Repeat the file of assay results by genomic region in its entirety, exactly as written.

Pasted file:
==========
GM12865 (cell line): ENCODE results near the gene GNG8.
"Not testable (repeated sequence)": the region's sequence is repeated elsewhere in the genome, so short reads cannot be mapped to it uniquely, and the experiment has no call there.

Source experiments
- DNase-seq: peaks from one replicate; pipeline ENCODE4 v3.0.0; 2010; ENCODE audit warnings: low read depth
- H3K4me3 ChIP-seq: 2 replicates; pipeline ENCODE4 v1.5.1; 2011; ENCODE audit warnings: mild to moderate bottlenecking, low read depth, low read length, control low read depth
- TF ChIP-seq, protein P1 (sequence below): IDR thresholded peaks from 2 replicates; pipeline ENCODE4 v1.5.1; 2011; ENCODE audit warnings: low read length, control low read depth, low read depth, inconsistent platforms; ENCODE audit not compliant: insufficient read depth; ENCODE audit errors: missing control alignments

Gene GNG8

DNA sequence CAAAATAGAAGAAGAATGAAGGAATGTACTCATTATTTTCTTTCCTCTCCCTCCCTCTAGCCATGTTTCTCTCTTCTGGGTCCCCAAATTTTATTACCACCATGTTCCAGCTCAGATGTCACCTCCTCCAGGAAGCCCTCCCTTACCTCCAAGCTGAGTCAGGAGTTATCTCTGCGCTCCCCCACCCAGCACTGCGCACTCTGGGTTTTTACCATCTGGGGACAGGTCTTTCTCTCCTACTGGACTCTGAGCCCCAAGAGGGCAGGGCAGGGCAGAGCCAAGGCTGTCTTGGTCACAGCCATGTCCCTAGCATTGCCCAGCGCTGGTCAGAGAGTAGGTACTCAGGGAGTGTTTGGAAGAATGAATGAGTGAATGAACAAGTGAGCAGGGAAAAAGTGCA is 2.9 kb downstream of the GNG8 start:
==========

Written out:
GM12865 (cell line): ENCODE results near the gene GNG8.
"Not testable (repeated sequence)": the region's sequence is repeated elsewhere in the genome, so short reads cannot be mapped to it uniquely, and the experiment has no call there.

Source experiments
- DNase-seq: peaks from one replicate; pipeline ENCODE4 v3.0.0; 2010; ENCODE audit warnings: low read depth
- H3K4me3 ChIP-seq: 2 replicates; pipeline ENCODE4 v1.5.1; 2011; ENCODE audit warnings: mild to moderate bottlenecking, low read depth, low read length, control low read depth
- TF ChIP-seq, protein P1 (sequence below): IDR thresholded peaks from 2 replicates; pipeline ENCODE4 v1.5.1; 2011; ENCODE audit warnings: low read length, control low read depth, low read depth, inconsistent platforms; ENCODE audit not compliant: insufficient read depth; ENCODE audit errors: missing control alignments

Gene GNG8

DNA sequence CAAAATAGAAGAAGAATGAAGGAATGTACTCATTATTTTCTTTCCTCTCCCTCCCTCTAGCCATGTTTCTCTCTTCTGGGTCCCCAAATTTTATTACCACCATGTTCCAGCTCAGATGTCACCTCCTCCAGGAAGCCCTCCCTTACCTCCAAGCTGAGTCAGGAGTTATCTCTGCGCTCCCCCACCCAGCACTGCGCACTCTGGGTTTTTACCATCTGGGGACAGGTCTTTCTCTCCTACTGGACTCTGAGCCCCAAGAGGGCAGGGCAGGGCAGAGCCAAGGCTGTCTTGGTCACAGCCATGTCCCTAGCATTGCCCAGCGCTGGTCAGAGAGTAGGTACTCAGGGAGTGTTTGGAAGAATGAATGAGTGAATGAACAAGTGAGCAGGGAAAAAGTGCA is 2.9 kb downstream of the GNG8 start: